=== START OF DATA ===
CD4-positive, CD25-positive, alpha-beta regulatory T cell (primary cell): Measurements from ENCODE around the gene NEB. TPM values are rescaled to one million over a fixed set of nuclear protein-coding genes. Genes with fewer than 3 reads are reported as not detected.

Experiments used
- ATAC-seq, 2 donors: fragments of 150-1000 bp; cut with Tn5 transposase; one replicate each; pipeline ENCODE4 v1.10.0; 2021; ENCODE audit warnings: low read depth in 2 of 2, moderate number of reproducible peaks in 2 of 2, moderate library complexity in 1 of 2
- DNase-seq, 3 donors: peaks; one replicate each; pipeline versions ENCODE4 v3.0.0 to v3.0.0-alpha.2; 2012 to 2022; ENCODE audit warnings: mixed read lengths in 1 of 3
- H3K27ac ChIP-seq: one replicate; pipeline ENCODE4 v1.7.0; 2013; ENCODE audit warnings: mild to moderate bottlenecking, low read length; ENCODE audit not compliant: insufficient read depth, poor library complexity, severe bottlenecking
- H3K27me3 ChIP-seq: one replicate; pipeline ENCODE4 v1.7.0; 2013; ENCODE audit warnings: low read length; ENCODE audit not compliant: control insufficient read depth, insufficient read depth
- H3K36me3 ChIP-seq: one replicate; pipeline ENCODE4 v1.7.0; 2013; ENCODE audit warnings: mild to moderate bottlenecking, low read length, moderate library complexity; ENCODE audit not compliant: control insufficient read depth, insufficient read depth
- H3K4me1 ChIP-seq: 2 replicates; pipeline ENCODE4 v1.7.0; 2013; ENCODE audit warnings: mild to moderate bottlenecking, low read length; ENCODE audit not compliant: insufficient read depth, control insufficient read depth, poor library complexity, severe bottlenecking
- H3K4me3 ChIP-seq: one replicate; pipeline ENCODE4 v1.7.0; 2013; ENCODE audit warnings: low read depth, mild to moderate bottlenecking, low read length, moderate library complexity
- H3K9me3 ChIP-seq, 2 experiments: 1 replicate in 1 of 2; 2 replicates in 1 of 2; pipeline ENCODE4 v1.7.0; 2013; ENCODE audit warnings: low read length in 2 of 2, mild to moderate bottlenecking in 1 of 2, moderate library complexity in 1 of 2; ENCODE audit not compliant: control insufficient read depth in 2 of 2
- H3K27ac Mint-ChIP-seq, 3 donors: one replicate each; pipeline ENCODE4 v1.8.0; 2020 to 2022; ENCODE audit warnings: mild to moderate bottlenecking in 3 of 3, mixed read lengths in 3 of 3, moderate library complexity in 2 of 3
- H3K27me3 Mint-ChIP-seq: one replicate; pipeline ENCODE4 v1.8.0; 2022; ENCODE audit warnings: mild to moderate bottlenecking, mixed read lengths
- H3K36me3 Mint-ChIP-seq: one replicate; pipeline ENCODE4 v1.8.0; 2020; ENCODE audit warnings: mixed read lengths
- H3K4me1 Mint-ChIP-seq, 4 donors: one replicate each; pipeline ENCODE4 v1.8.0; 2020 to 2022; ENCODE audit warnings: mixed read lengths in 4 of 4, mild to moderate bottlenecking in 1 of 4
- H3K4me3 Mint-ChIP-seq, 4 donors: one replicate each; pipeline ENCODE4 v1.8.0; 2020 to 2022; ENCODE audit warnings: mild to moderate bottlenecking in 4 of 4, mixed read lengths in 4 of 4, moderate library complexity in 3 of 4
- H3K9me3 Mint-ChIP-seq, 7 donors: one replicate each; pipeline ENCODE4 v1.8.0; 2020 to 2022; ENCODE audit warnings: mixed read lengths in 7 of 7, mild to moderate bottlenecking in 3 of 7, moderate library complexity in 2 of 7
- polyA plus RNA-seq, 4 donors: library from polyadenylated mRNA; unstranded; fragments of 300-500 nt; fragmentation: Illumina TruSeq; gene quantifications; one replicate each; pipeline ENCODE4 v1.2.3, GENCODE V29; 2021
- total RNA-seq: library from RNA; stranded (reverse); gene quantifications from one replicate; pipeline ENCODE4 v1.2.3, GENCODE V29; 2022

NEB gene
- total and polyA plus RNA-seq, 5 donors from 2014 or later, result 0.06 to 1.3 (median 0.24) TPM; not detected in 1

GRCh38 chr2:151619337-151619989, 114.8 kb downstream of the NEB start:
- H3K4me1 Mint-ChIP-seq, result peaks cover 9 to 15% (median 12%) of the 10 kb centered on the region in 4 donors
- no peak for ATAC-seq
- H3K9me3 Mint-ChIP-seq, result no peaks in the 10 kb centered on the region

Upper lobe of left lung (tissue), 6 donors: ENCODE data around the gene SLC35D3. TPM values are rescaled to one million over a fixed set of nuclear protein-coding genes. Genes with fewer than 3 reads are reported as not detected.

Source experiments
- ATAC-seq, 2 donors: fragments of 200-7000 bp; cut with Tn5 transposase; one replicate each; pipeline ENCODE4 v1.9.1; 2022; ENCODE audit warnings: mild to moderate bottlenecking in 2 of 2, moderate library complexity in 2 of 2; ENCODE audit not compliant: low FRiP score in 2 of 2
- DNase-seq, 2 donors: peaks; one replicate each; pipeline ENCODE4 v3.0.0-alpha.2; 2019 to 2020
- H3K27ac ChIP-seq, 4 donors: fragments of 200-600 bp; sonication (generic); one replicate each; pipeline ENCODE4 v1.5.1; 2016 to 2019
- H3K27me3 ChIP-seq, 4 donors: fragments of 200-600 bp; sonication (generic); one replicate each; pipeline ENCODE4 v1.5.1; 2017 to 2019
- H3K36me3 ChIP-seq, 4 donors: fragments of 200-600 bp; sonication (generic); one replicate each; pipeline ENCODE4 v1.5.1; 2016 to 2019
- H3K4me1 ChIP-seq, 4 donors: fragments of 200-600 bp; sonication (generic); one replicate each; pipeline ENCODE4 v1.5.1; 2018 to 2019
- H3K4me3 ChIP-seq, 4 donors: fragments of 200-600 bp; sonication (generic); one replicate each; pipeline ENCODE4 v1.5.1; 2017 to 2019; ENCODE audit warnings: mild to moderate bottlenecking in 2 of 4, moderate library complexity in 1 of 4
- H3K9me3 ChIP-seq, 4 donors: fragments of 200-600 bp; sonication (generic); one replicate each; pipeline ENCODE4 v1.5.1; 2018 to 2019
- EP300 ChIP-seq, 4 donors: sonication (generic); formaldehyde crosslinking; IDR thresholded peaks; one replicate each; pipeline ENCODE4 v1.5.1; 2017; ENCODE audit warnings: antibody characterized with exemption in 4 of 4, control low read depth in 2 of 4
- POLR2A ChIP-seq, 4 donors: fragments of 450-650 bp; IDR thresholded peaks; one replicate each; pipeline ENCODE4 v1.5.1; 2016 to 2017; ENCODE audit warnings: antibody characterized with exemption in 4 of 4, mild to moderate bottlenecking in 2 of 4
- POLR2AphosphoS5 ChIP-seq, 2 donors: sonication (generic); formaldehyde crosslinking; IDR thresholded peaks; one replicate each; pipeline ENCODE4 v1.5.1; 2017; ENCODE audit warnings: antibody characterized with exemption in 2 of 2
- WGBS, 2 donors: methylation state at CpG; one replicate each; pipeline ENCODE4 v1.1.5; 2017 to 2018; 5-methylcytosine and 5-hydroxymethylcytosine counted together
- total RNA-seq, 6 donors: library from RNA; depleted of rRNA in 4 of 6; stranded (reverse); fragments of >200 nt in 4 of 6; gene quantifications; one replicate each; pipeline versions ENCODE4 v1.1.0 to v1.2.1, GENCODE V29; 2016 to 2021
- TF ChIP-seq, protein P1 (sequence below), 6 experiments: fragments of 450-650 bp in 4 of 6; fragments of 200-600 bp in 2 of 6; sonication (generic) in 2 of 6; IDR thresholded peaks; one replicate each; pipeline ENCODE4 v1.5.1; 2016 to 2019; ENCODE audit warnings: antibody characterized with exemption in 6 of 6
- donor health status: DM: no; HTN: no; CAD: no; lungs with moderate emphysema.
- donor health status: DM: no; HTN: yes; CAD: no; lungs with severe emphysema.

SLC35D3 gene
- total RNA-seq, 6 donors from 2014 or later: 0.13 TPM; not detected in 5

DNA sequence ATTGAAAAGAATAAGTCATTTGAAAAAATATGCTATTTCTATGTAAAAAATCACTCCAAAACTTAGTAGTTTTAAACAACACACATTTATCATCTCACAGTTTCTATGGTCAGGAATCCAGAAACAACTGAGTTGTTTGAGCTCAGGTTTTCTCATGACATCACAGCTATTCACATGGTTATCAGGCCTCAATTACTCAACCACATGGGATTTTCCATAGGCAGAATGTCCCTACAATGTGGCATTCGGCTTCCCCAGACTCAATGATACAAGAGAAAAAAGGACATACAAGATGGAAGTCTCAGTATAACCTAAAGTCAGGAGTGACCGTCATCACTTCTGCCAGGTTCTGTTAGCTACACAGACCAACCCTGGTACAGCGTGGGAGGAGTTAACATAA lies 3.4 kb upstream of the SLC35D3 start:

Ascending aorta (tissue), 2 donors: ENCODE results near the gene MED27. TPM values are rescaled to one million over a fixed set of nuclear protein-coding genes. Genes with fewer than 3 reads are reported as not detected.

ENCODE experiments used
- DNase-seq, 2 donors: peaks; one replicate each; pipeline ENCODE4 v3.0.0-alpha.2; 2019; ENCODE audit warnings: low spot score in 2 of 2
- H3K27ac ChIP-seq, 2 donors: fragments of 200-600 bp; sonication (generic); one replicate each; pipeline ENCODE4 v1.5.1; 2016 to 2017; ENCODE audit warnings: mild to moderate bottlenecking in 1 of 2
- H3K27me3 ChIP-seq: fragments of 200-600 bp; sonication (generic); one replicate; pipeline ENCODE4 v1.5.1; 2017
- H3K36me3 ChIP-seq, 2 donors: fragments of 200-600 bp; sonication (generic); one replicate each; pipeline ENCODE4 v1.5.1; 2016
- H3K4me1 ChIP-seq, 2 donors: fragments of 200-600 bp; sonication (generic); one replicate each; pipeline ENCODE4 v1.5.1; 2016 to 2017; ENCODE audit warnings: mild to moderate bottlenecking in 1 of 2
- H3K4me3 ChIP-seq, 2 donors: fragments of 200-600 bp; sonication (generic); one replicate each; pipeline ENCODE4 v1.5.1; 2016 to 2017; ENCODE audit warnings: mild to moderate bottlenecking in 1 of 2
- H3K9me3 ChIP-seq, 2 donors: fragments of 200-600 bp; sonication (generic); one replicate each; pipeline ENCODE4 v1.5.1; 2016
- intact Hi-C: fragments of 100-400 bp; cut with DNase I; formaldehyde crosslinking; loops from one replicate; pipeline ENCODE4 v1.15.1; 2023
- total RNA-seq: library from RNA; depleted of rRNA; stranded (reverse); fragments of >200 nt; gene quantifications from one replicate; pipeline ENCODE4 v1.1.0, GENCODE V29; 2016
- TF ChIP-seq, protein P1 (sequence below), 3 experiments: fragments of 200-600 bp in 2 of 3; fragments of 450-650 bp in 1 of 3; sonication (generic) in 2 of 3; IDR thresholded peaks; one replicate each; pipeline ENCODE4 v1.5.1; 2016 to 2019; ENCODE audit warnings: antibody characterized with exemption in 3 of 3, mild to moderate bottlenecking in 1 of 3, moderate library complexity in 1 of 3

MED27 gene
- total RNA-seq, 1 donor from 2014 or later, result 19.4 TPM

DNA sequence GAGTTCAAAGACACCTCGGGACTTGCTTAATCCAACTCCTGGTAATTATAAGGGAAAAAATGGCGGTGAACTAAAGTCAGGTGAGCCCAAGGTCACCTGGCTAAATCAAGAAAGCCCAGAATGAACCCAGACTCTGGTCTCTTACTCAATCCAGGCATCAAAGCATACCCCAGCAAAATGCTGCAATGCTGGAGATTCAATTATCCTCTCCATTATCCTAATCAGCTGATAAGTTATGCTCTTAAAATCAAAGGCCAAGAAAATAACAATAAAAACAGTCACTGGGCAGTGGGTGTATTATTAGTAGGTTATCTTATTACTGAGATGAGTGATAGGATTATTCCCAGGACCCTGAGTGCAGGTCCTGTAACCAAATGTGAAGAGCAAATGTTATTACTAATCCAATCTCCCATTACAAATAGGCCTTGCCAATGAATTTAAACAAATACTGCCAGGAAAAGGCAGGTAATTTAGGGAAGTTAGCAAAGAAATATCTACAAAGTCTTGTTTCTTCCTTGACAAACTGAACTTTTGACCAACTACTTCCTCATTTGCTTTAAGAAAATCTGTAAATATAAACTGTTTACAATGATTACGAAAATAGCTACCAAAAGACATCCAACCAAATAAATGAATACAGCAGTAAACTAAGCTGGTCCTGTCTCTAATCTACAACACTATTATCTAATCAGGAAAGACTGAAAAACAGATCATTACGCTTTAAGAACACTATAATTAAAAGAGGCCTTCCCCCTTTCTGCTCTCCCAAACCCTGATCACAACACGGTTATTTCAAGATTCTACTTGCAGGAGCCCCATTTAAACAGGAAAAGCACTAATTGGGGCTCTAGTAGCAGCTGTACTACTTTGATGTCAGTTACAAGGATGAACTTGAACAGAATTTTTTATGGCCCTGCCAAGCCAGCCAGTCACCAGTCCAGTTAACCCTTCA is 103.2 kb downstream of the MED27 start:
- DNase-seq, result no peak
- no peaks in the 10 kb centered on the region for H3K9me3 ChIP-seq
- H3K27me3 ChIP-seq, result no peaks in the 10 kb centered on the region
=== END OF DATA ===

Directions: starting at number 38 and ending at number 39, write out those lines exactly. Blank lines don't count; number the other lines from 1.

- WGBS, 2 donors: methylation state at CpG; one replicate each; pipeline ENCODE4 v1.1.5; 2017 to 2018; 5-methylcytosine and 5-hydroxymethylcytosine counted together
- total RNA-seq, 6 donors: library from RNA; depleted of rRNA in 4 of 6; stranded (reverse); fragments of >200 nt in 4 of 6; gene quantifications; one replicate each; pipeline versions ENCODE4 v1.1.0 to v1.2.1, GENCODE V29; 2016 to 2021